Earlier this month, an appellate court handed down a decision in a personal injury case involving a plaintiff who was seriously injured after she was attacked by several dogs belonging to the defendant. The case required the court to determine whether the owner of the dogs could be held strictly liable for the injuries caused by the dogs. Additionally, the court had to determine if the plaintiff’s potential negligence in bringing about her own injuries should factor into the jury’s decision.
The case presents several interesting issues for Maryland dog bite victims because Maryland law applies a similar standard to that which is applied in the case. However, under Maryland’s contributory negligence law, a plaintiff who is found to be even the slightest bit at fault for her own injuries will be precluded from recovery. Thus, while the laws applied in the case are different in some ways from those in Maryland, the case is still illustrative of how a similar case could proceed in a Maryland courtroom.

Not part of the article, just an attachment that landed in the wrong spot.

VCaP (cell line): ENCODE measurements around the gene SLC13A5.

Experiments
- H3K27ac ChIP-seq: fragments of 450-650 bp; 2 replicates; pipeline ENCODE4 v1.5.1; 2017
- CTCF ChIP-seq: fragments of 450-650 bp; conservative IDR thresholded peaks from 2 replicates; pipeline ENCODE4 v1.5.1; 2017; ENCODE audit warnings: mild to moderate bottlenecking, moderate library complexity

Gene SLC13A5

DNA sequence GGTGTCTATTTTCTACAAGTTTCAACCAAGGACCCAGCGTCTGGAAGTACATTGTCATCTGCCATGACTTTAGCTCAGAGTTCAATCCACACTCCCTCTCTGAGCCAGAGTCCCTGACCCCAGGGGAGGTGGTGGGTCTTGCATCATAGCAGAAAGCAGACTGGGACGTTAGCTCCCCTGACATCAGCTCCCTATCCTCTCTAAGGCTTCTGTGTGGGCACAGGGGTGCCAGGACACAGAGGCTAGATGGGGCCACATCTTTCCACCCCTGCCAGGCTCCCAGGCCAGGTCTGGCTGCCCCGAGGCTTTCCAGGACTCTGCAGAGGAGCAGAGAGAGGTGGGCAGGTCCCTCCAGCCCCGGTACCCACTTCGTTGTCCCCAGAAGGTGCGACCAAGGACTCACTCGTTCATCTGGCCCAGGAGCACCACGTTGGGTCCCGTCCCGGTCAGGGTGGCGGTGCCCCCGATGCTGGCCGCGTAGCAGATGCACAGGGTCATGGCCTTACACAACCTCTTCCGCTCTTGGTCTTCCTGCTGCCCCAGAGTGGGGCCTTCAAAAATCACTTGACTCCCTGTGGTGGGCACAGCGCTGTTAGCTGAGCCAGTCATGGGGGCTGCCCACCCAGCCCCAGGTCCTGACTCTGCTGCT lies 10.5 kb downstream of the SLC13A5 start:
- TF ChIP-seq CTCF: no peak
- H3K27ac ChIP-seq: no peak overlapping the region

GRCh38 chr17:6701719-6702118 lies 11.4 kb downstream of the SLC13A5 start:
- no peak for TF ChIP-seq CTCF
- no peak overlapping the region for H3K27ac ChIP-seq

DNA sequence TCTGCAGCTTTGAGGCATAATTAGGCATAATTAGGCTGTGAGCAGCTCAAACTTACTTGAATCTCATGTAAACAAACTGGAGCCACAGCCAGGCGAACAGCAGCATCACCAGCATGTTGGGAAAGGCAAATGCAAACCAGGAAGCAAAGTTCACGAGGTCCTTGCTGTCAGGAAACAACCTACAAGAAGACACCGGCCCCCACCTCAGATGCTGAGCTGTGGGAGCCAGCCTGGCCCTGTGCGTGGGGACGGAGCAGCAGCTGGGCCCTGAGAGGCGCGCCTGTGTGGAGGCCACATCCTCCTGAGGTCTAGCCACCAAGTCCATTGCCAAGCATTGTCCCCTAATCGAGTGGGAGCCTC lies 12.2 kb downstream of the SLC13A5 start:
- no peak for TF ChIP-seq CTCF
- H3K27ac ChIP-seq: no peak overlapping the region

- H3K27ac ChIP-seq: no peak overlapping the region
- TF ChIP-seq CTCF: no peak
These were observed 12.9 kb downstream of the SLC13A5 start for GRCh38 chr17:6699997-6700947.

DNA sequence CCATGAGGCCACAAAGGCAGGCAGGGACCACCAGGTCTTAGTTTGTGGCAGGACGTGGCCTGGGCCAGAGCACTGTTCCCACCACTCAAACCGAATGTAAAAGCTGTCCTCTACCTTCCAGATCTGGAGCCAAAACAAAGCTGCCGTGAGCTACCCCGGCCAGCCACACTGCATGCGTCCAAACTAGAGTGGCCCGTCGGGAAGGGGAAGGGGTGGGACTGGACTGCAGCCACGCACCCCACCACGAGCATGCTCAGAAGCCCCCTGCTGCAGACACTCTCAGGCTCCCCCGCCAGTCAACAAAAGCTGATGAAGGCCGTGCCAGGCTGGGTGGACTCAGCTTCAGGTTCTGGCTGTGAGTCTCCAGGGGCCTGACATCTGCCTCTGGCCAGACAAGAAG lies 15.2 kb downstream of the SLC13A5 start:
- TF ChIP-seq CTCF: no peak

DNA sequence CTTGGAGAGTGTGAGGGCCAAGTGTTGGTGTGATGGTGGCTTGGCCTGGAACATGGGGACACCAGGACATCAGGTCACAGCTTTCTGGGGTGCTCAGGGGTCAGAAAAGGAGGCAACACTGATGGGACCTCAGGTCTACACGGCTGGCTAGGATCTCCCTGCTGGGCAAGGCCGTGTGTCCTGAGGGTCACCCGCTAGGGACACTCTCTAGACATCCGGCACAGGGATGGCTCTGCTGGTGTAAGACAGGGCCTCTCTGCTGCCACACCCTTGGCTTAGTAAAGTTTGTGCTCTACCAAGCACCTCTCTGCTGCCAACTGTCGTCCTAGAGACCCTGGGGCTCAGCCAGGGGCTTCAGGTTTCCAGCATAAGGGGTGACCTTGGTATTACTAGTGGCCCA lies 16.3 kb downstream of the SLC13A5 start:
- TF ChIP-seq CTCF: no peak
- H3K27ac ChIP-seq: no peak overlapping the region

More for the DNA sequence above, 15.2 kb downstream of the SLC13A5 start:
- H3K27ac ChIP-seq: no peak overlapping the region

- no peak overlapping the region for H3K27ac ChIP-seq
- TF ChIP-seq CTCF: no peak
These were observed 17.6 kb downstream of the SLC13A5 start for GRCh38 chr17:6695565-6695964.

The Facts of the Case
The plaintiff, who was on a friend’s property hunting squirrels, was attacked by a pack of dogs belonging to the defendant. The plaintiff brought a personal injury lawsuit against the dogs’ owners, arguing that the owner of a dog is strictly liable for any injuries caused by the dog. Thus, under the plaintiff’s argument, there need not be a showing of negligence in order for a dog’s owner to be found liable; proof of ownership is sufficient to establish liability.